Purpose: Recent epidemiologic studies have shown that children who spend a higher proportion of time outdoors are less likely to develop myopia. This study was undertaken to investigate whether light levels may be a relevant factor in the development of myopia. METHODS; Paradigm 1: Chicks were fitted with translucent diffusers for 5 days, with the diffusers removed daily for 15 minutes under one of three lighting conditions: (1) normal laboratory lighting (500 lux), (2) intense laboratory lighting (15,000 lux), or (3) daylight (30,000 lux). A control group, which continuously wore diffusers, was also kept under an illumination of 500 lux. Paradigm 2: Chicks fitted with translucent diffusers were raised for 4 days under one of three lighting conditions: (1) low laboratory lighting (50 lux, n = 9), (2) normal laboratory lighting (500 lux, n = 18), or (3) intense laboratory lights (15,000 lux, n = 9). In groups 1 and 3, the chicks were exposed to either low or high ambient illuminances for a period of 6 hours per day (10 AM-4 PM), but were kept under 500 lux for the remaining time of the light phase. Axial length and refraction were measured at the commencement and cessation of all treatments, with corneal curvature measured additionally in paradigm 2.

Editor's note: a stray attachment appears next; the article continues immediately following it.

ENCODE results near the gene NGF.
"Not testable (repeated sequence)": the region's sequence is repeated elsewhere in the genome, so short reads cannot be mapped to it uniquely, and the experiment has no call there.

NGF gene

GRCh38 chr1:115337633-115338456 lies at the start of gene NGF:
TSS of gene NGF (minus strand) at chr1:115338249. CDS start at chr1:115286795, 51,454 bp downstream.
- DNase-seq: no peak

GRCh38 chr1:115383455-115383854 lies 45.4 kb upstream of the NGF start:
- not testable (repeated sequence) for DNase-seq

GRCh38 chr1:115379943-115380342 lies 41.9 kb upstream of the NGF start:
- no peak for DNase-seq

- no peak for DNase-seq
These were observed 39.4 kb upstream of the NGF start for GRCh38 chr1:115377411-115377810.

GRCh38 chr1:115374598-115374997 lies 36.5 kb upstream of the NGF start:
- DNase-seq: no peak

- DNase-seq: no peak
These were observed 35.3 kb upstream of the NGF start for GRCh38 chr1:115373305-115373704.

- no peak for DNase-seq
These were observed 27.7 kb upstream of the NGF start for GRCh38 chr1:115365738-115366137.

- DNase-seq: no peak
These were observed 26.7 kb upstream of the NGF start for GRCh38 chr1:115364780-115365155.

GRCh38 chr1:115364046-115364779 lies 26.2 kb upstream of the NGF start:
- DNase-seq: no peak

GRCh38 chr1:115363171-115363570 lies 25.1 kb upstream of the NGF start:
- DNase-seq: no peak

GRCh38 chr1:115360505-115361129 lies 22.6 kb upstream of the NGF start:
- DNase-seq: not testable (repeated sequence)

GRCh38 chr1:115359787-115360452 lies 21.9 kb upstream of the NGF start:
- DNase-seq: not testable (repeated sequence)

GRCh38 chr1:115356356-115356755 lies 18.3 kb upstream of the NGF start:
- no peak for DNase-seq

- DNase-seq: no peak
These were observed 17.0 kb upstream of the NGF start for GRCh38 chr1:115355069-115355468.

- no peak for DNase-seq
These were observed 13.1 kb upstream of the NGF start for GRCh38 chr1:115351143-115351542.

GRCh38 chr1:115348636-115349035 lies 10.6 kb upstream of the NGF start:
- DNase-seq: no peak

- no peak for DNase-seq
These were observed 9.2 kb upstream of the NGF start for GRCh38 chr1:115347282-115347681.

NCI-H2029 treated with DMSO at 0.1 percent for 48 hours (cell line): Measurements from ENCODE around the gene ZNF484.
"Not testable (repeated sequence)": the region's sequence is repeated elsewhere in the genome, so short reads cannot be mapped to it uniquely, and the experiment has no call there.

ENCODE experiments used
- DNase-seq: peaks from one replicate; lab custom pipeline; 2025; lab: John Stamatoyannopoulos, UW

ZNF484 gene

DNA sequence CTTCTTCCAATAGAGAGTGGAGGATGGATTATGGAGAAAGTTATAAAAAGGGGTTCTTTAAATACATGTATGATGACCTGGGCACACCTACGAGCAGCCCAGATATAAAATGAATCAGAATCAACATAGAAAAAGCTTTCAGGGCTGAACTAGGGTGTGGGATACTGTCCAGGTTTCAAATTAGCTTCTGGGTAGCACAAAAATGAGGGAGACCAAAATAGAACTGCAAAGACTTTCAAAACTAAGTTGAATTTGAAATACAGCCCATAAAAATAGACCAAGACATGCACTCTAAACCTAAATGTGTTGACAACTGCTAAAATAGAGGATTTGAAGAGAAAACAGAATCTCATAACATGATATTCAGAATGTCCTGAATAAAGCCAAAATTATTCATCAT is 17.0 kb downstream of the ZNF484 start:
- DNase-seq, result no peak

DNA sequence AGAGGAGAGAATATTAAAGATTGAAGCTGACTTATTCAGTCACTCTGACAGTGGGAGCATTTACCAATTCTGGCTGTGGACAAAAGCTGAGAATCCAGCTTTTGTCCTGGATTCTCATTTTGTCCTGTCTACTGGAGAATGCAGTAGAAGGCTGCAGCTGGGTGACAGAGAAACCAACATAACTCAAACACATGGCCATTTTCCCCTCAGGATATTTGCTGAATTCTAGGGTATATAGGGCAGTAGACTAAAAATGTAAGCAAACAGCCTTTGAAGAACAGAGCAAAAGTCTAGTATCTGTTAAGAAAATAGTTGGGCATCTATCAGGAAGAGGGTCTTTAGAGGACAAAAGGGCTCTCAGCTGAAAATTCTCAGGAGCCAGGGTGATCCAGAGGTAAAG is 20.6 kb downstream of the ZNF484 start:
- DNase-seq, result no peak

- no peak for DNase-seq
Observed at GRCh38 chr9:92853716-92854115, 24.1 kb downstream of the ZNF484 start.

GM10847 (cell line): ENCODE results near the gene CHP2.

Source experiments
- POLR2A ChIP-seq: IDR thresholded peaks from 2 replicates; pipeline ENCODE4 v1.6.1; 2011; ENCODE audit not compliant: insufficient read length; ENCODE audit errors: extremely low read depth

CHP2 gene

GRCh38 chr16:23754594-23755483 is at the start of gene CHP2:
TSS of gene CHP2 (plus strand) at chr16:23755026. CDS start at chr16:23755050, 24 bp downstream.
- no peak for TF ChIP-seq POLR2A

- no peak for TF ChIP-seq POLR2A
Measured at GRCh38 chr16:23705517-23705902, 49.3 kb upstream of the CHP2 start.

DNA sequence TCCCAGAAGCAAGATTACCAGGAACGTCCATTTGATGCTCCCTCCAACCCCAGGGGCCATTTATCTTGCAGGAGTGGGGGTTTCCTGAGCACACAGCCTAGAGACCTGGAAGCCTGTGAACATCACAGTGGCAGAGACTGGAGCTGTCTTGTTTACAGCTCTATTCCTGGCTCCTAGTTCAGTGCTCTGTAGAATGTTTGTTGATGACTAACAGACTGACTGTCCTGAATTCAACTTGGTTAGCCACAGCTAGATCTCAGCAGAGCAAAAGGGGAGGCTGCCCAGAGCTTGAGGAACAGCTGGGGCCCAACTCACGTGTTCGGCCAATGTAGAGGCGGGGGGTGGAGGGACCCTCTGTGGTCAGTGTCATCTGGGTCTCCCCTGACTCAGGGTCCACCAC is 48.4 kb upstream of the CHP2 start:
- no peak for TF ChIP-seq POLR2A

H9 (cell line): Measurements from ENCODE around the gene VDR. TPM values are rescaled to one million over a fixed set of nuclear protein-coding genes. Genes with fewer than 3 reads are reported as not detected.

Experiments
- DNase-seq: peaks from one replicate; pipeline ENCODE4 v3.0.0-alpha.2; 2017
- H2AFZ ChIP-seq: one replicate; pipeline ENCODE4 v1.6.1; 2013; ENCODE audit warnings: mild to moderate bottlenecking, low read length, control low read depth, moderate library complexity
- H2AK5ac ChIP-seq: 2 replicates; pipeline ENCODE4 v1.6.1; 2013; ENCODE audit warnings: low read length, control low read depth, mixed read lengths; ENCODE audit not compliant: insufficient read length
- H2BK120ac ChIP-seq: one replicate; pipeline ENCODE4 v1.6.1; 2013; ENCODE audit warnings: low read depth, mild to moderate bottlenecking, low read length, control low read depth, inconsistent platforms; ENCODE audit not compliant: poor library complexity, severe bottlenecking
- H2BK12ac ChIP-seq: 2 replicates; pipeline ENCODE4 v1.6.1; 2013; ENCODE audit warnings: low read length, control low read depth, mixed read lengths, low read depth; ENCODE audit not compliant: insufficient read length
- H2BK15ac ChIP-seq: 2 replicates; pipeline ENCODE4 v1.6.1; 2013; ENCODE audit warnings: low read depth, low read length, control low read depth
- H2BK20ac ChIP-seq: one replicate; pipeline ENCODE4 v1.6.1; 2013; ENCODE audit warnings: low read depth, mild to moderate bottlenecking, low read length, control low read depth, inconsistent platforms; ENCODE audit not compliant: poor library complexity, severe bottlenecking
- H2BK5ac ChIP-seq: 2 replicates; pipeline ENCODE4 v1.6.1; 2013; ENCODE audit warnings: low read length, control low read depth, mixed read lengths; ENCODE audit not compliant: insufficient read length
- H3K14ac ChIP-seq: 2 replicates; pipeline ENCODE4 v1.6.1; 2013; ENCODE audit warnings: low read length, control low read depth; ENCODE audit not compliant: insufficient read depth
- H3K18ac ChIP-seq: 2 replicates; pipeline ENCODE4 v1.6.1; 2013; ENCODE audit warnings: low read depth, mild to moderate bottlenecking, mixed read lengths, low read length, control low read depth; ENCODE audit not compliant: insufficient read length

Results: Paradigm 1: The chicks exposed daily to sunlight for 15 minutes had significantly shorter eyes (8.81 +/- 0.05 mm; P < 0.01) and less myopic refractions (-1.1 +/- 0.45 D; P < 0.01) than did the chicks that had their diffusers removed under normal laboratory light levels (8.98 +/- 0.03 mm, -5.3 +/- 0.5 D). If the diffusers were removed under intense laboratory lights, the chicks also developed shorter eyes (8.88 +/- 0.04 mm; P < 0.01) and less myopic refractions (-3.4 +/- 0.6D; P < 0.01). Paradigm 2: The chicks that wore diffusers continuously under high illuminance had shorter eyes (8.54 +/- 0.02 mm; P < 0.01) and less myopic refractions (+0.04 +/- 0.7D; P < 0.001) compared with those chicks reared under normal light levels (8.64 +/- 0.06 mm, -5.3 +/- 0.9 D). Low illuminance (50 lux) did not further increase deprivation myopia.
Conclusions: Exposing chicks to high illuminances, either sunlight or intense laboratory lights, retards the development of experimental myopia. These results, in conjunction with recent epidemiologic findings, suggest that daily exposure to high light levels may have a protective effect against the development of school-age myopia in children.